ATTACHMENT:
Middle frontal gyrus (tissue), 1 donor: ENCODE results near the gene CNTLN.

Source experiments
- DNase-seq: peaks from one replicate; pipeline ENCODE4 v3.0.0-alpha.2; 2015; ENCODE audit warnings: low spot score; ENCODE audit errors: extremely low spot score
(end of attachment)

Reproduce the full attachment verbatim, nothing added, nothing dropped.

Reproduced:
Middle frontal gyrus (tissue), 1 donor: ENCODE results near the gene CNTLN.

Source experiments
- DNase-seq: peaks from one replicate; pipeline ENCODE4 v3.0.0-alpha.2; 2015; ENCODE audit warnings: low spot score; ENCODE audit errors: extremely low spot score